Tuesday, November 22, 2011
But, come on, 75% off a $9 package of an unusual meat? It ended up cheaper than ground beef would have been, just because I had to use it the same day I bought it. I do that anyway.
Bison is leaner than beef. Look at a one-pound package of ground bison and one of lean ground beef. It is considerably smaller. So, I had to use filler. Yes, I had some leftover bacon fat, but what's the point of buying lean meat just to add fat to it? Out came bread crumbs. And I did have some spaghetti and sauce lying around. Fine, spaghetti and meatballs it is.
Another thing I've always wondered about is why you have to brown meatballs in a pan to cook them. They never remain round, and tend to cook unevenly. Would the world end if I simmered them instead? It turns out, the answer is no. They did not fall apart, and cooked evenly in the same amount of time it took to boil the spaghetti and warm the sauce. I would say that you can use this method any time you do not care if the outside of the meatball is crispy.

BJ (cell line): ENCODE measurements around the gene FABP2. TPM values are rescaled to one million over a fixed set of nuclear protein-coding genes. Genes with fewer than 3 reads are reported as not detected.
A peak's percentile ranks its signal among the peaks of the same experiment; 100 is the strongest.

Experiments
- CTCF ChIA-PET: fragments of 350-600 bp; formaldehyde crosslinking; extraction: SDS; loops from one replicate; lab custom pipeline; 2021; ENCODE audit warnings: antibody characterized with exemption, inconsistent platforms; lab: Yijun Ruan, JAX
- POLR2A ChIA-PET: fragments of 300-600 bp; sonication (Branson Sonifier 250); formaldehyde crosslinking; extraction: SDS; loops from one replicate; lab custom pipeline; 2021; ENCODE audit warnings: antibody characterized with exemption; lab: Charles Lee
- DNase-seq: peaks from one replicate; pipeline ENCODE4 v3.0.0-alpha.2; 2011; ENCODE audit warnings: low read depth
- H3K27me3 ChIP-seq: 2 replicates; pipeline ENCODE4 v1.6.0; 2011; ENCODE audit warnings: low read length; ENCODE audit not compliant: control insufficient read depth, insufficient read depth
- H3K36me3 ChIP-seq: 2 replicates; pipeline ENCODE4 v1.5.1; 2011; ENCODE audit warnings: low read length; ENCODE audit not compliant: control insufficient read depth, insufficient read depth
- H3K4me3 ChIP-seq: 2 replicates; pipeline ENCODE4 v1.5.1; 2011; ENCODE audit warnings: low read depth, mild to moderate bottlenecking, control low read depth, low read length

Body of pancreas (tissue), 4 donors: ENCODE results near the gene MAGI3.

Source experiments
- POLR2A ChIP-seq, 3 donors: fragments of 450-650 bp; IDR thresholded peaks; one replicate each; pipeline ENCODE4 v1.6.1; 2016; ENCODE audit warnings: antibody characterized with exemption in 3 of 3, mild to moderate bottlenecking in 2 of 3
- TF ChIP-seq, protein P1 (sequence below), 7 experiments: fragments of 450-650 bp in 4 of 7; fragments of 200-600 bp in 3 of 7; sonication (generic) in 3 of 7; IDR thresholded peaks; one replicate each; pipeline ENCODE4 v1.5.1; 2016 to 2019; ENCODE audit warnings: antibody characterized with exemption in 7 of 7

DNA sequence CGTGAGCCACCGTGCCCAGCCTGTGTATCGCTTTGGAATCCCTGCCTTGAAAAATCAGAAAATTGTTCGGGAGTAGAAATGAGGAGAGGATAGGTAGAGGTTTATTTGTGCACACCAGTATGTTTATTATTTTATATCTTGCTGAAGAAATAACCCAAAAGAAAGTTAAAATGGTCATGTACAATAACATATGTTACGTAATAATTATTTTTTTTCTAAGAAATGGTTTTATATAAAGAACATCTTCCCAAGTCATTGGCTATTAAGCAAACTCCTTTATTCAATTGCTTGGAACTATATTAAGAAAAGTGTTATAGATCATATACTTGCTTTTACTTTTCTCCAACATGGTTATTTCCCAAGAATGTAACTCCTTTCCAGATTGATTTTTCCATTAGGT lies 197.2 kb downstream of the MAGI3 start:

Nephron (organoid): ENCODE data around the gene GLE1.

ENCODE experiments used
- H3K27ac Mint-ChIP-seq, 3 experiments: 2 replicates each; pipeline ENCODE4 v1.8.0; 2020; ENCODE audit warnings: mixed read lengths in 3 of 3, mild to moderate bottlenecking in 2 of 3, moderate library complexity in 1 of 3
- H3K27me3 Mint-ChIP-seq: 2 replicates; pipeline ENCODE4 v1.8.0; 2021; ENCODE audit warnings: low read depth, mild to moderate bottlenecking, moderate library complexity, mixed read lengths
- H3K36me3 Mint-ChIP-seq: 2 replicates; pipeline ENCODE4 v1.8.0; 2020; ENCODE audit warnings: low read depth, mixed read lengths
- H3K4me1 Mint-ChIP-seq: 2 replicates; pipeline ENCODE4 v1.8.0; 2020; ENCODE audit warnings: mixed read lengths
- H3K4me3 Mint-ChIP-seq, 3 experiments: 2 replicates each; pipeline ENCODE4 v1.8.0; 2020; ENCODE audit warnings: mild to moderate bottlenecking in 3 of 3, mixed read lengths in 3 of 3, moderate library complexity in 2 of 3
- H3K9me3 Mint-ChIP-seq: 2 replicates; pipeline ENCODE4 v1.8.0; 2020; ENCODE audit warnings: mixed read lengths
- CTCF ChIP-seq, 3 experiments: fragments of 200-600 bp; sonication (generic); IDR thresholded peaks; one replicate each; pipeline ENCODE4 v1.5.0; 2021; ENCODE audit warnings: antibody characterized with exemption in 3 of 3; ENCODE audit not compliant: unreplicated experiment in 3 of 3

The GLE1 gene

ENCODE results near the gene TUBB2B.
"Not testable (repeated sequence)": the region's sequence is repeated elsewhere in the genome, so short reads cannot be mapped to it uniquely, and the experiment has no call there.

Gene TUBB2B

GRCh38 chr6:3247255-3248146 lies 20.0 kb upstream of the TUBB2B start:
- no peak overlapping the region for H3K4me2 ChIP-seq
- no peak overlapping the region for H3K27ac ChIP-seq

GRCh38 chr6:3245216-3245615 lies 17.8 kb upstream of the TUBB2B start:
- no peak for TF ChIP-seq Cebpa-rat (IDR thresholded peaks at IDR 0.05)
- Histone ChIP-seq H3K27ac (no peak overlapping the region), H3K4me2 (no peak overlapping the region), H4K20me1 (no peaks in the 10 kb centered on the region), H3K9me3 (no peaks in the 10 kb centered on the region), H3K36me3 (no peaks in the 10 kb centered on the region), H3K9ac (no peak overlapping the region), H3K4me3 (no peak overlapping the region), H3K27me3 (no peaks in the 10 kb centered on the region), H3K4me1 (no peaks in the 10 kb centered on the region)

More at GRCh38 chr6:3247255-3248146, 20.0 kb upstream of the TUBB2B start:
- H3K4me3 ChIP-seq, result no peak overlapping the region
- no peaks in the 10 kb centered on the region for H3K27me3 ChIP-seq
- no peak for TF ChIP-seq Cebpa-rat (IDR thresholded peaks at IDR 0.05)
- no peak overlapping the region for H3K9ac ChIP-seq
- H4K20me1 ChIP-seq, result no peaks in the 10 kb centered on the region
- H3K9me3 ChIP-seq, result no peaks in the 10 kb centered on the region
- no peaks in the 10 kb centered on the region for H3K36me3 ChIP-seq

1 lb ground bison
*1/3 C Italian bread crumbs
1/4 C milk
*1 tsp Italian seasoning
1 clove minced garlic
1 can beef broth
1 bay leaf
1. Soak bread crumbs in milk until they absorb all of it. Add ground bison, egg, Italian seasoning, and garlic. Knead thoroughly and let sit in refrigerator at least 15 minutes, for flavors to meld.
2. Boil beef broth and two cups water in a pot with the bay leaf. Reduce to a simmer. Get out the meat mix and start making 1-1/2" balls. I got 20 out of my batch. Drop them in the simmering water. When all are in the pot, add more water, if necessary, to cover. Maintain at a simmer for 15 minutes. I stirred them once, to make sure nothing was stuck to the bottom and they cooked evenly.
3. Drain, discard bay leaf, and serve.
Difficulty rating π